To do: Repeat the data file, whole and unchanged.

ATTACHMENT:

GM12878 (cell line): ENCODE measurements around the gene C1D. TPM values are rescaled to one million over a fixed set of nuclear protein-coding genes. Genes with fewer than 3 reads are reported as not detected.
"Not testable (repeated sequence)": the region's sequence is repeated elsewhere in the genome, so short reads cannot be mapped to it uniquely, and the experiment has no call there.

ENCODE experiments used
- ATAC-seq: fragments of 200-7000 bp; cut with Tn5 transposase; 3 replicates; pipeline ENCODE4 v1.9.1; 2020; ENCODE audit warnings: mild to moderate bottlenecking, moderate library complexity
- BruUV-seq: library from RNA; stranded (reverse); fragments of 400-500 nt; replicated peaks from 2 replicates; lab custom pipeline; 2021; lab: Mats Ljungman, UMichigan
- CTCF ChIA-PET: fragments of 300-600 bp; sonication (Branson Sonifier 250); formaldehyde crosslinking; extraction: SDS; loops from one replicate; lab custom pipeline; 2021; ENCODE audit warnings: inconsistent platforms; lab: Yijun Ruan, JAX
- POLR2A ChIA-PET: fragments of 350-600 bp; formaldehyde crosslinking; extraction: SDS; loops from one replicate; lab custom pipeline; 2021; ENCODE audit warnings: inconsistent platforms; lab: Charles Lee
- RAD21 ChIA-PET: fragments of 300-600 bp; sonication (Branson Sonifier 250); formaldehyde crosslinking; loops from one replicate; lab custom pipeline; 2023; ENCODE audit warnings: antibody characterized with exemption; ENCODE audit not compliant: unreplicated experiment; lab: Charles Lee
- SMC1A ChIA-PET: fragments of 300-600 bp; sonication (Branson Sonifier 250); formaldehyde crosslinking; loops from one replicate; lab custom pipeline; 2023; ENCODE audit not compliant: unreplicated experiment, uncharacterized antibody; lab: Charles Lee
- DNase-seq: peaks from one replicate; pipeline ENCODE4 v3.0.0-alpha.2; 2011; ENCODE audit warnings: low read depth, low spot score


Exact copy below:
GM12878 (cell line): ENCODE measurements around the gene C1D. TPM values are rescaled to one million over a fixed set of nuclear protein-coding genes. Genes with fewer than 3 reads are reported as not detected.
"Not testable (repeated sequence)": the region's sequence is repeated elsewhere in the genome, so short reads cannot be mapped to it uniquely, and the experiment has no call there.

ENCODE experiments used
- ATAC-seq: fragments of 200-7000 bp; cut with Tn5 transposase; 3 replicates; pipeline ENCODE4 v1.9.1; 2020; ENCODE audit warnings: mild to moderate bottlenecking, moderate library complexity
- BruUV-seq: library from RNA; stranded (reverse); fragments of 400-500 nt; replicated peaks from 2 replicates; lab custom pipeline; 2021; lab: Mats Ljungman, UMichigan
- CTCF ChIA-PET: fragments of 300-600 bp; sonication (Branson Sonifier 250); formaldehyde crosslinking; extraction: SDS; loops from one replicate; lab custom pipeline; 2021; ENCODE audit warnings: inconsistent platforms; lab: Yijun Ruan, JAX
- POLR2A ChIA-PET: fragments of 350-600 bp; formaldehyde crosslinking; extraction: SDS; loops from one replicate; lab custom pipeline; 2021; ENCODE audit warnings: inconsistent platforms; lab: Charles Lee
- RAD21 ChIA-PET: fragments of 300-600 bp; sonication (Branson Sonifier 250); formaldehyde crosslinking; loops from one replicate; lab custom pipeline; 2023; ENCODE audit warnings: antibody characterized with exemption; ENCODE audit not compliant: unreplicated experiment; lab: Charles Lee
- SMC1A ChIA-PET: fragments of 300-600 bp; sonication (Branson Sonifier 250); formaldehyde crosslinking; loops from one replicate; lab custom pipeline; 2023; ENCODE audit not compliant: unreplicated experiment, uncharacterized antibody; lab: Charles Lee
- DNase-seq: peaks from one replicate; pipeline ENCODE4 v3.0.0-alpha.2; 2011; ENCODE audit warnings: low read depth, low spot score